Samantha is a very shy hen. She was excited about joining her new flock, but there are rules about seniority. Establishing the “Pecking Order” is a serious undertaking and I am careful to sequester new additions to the flock. They can get acquainted through the fence without any casualties and once everyone is bored with the new denizen, it’s usually safe to introduce them, with supervision.

Not ready for Prime Time, Samantha looks hopefully at the gate into the communal barn area.

Samantha made friends easily, and Eartha politely asked to join her in the Bully Pen. They were inseparable and this partnership helped Samantha to be accepted by the rest of the flock.

L to R: Eartha and Samantha, BFFs forever

It didn’t hurt that Conchita was still in the infirmary, recovering from a broken leg. As the Boss Hen, she determined whether the pecking order met her requirements. But not from the infirmary. With her status in limbo, the remainder of the flock had settled upon an easy democracy, with no single hen taking leadership.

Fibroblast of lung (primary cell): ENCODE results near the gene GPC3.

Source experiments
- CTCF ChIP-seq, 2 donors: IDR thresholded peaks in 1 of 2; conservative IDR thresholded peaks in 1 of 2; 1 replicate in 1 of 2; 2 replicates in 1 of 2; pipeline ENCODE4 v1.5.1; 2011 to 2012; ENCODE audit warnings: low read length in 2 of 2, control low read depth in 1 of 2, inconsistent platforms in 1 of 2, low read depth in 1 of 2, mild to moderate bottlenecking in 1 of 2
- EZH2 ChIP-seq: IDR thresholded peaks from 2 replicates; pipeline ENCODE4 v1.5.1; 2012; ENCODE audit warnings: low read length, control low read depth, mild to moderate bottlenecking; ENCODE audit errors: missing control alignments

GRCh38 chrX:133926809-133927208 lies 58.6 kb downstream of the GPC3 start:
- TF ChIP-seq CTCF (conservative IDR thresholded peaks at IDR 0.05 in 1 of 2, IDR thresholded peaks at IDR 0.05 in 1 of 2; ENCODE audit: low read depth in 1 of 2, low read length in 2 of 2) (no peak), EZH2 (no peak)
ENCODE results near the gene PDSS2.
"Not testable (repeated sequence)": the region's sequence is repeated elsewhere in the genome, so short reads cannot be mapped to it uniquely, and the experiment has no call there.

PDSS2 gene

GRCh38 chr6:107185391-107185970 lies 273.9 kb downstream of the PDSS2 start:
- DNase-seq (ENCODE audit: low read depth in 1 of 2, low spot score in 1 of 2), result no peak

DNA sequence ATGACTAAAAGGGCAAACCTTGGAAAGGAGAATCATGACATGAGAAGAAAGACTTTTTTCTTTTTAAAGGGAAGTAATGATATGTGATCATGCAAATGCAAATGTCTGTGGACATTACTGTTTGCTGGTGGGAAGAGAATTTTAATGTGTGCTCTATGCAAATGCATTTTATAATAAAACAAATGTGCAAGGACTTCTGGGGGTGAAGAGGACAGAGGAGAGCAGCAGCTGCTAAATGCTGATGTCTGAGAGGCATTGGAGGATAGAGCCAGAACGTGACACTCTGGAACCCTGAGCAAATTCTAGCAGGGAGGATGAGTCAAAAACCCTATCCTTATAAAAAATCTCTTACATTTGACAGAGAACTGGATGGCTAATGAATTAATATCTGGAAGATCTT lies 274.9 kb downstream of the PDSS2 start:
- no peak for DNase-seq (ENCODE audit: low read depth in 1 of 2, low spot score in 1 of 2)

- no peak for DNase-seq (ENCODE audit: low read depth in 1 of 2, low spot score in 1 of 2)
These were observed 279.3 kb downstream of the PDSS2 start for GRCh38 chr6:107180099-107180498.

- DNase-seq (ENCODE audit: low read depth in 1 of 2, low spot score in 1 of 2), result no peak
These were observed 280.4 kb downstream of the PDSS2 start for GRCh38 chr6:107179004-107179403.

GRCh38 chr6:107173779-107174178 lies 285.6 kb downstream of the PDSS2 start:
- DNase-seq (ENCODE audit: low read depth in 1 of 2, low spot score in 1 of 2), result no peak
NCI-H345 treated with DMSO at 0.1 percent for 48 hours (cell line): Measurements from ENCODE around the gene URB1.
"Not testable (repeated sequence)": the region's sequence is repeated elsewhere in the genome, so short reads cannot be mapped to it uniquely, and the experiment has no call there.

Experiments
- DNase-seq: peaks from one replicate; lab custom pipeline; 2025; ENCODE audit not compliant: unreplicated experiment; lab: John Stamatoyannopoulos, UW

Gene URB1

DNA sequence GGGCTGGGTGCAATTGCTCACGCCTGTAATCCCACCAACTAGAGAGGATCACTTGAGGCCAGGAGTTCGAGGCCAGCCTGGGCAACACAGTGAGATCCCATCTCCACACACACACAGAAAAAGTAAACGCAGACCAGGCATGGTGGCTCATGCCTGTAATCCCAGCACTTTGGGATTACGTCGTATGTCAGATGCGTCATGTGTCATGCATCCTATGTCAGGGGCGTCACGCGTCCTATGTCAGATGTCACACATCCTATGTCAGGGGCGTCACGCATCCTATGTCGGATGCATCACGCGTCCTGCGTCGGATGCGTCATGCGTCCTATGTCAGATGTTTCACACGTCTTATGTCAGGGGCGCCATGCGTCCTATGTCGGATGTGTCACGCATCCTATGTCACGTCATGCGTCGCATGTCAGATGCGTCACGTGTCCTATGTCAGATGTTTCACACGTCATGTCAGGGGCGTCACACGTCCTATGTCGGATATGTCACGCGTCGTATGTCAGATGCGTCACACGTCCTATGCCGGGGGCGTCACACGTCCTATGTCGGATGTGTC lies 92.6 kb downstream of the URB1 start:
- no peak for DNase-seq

Samantha taunts the Boss Hen, Conchita.

Almost as soon as Samantha left the bully pen, Conchita moved in to complete her recovery. Samantha continued her induction into the flock through the fence. The other hens were deferential to Conchita, even in her diminished capacity: limping and sequestered from the flock.

Obligatory photo of Dobby, Samantha in background.

Recently arrived hens are reluctant to join the garden party outside the aviary each afternoon. Wild beasts populate the back yard, after all. Three months after her arrival she was as eager as the rest of them to dash out and destroy the back yard in search of bugs and greens.

She’s not ordinarily mud-colored (2/8/18).

The photo above was taken in early February. She isn’t the chubbiest hen I’ve had, but she looked okay then. She has never been as heavy as my Wyandottes, who remind me of the Chicken Run hens. Bend your knees when you heft those beauties.

Looking decidedly scrawny (6/28/18).